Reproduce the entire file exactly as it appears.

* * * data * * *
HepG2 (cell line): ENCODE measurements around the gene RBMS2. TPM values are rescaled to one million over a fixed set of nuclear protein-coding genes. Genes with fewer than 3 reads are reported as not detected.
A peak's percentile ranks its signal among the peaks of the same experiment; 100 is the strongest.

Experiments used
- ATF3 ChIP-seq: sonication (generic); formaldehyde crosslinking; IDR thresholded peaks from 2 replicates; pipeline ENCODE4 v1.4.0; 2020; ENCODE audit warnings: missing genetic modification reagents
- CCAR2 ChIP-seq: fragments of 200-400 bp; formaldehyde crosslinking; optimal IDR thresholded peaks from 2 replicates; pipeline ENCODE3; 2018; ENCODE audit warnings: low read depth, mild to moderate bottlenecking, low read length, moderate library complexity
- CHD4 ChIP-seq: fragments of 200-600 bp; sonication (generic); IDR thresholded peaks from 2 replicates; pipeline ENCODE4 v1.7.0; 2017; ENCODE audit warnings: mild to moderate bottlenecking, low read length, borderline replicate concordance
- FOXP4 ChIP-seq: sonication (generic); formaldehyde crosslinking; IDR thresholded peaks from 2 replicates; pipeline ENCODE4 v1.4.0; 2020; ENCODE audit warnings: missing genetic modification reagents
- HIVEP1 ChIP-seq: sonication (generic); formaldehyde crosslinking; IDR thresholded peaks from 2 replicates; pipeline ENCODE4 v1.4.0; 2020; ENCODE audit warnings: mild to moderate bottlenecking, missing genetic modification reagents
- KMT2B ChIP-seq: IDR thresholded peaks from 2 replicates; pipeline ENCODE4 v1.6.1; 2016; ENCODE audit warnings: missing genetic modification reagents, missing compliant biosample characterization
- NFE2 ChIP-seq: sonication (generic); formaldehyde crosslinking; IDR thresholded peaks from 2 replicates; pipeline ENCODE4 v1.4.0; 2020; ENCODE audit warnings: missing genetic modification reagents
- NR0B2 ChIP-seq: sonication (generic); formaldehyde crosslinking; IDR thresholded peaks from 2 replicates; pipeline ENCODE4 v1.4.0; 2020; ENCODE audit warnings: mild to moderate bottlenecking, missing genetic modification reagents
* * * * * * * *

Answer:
HepG2 (cell line): ENCODE measurements around the gene RBMS2. TPM values are rescaled to one million over a fixed set of nuclear protein-coding genes. Genes with fewer than 3 reads are reported as not detected.
A peak's percentile ranks its signal among the peaks of the same experiment; 100 is the strongest.

Experiments used
- ATF3 ChIP-seq: sonication (generic); formaldehyde crosslinking; IDR thresholded peaks from 2 replicates; pipeline ENCODE4 v1.4.0; 2020; ENCODE audit warnings: missing genetic modification reagents
- CCAR2 ChIP-seq: fragments of 200-400 bp; formaldehyde crosslinking; optimal IDR thresholded peaks from 2 replicates; pipeline ENCODE3; 2018; ENCODE audit warnings: low read depth, mild to moderate bottlenecking, low read length, moderate library complexity
- CHD4 ChIP-seq: fragments of 200-600 bp; sonication (generic); IDR thresholded peaks from 2 replicates; pipeline ENCODE4 v1.7.0; 2017; ENCODE audit warnings: mild to moderate bottlenecking, low read length, borderline replicate concordance
- FOXP4 ChIP-seq: sonication (generic); formaldehyde crosslinking; IDR thresholded peaks from 2 replicates; pipeline ENCODE4 v1.4.0; 2020; ENCODE audit warnings: missing genetic modification reagents
- HIVEP1 ChIP-seq: sonication (generic); formaldehyde crosslinking; IDR thresholded peaks from 2 replicates; pipeline ENCODE4 v1.4.0; 2020; ENCODE audit warnings: mild to moderate bottlenecking, missing genetic modification reagents
- KMT2B ChIP-seq: IDR thresholded peaks from 2 replicates; pipeline ENCODE4 v1.6.1; 2016; ENCODE audit warnings: missing genetic modification reagents, missing compliant biosample characterization
- NFE2 ChIP-seq: sonication (generic); formaldehyde crosslinking; IDR thresholded peaks from 2 replicates; pipeline ENCODE4 v1.4.0; 2020; ENCODE audit warnings: missing genetic modification reagents
- NR0B2 ChIP-seq: sonication (generic); formaldehyde crosslinking; IDR thresholded peaks from 2 replicates; pipeline ENCODE4 v1.4.0; 2020; ENCODE audit warnings: mild to moderate bottlenecking, missing genetic modification reagents